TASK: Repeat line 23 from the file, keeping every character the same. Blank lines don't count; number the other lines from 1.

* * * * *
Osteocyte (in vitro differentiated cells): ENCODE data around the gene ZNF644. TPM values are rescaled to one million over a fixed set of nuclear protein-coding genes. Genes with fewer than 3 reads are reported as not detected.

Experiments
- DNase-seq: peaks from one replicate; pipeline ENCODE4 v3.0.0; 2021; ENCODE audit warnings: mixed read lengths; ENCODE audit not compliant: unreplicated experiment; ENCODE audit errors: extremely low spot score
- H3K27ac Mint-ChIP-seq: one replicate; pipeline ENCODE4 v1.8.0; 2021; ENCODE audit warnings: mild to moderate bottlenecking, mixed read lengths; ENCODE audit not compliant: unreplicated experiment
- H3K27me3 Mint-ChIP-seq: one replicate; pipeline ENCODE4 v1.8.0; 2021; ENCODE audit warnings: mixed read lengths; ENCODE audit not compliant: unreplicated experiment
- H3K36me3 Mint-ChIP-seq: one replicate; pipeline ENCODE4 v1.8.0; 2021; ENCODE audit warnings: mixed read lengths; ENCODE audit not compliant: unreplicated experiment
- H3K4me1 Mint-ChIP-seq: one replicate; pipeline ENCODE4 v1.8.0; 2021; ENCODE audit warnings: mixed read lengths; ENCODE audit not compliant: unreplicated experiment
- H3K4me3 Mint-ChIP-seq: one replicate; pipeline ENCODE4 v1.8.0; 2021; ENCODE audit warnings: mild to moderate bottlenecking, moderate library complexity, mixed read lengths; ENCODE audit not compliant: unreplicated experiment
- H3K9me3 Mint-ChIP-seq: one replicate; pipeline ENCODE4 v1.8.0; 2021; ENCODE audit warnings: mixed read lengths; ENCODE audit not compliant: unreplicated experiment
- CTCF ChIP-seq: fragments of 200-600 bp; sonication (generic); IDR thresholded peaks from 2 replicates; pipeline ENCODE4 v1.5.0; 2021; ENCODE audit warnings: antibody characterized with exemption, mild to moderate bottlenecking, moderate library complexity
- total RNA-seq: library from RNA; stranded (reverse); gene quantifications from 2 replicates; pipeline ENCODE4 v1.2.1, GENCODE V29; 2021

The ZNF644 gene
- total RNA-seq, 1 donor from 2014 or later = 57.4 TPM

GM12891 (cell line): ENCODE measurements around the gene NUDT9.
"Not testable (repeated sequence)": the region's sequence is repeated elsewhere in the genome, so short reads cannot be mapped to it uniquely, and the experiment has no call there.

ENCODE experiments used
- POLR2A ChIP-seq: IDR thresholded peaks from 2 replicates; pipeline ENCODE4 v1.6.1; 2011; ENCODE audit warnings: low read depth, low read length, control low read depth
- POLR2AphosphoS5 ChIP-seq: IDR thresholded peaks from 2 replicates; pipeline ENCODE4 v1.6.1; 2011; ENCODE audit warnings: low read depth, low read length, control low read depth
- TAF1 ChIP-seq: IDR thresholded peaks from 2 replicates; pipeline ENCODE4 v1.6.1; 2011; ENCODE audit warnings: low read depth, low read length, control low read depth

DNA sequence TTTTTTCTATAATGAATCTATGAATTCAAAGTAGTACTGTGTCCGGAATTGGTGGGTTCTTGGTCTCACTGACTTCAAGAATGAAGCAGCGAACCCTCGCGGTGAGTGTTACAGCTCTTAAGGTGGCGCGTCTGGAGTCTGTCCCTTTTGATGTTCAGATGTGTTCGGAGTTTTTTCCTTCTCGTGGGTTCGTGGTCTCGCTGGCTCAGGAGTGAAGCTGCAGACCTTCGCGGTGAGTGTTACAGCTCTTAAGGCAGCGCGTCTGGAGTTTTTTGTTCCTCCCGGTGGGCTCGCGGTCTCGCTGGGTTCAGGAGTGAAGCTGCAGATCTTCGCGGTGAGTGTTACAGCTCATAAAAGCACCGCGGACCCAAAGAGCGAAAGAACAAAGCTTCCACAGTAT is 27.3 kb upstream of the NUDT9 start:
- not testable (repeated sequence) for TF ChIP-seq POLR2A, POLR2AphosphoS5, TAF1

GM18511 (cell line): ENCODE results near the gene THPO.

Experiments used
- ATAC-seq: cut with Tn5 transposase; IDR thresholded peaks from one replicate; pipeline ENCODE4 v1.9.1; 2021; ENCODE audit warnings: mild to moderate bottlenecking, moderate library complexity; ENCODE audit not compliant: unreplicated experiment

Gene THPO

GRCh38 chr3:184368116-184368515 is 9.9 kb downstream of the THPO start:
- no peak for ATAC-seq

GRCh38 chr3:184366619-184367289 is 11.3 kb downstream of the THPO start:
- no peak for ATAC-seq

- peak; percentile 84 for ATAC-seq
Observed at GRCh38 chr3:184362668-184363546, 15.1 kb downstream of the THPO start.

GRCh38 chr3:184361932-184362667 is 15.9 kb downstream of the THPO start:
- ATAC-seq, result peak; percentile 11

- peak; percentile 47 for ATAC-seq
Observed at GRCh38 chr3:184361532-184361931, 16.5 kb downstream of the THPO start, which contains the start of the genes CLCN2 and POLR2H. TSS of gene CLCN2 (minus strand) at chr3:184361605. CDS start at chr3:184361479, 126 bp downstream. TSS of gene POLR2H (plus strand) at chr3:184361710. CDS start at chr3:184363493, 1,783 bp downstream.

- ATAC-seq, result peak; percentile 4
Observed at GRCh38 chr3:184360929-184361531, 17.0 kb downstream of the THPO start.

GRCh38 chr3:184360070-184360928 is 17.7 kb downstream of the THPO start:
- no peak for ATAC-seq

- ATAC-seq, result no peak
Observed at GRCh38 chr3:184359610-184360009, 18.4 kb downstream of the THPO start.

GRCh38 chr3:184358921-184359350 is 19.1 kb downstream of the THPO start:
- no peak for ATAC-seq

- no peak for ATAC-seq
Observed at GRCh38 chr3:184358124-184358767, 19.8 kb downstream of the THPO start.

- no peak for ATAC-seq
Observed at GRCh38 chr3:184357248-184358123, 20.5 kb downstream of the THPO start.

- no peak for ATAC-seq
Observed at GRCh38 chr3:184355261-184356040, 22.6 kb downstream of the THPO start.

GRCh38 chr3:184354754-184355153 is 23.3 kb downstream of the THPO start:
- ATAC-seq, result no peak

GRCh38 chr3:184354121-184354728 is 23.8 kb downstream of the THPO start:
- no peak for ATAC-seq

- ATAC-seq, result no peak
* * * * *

Experiments used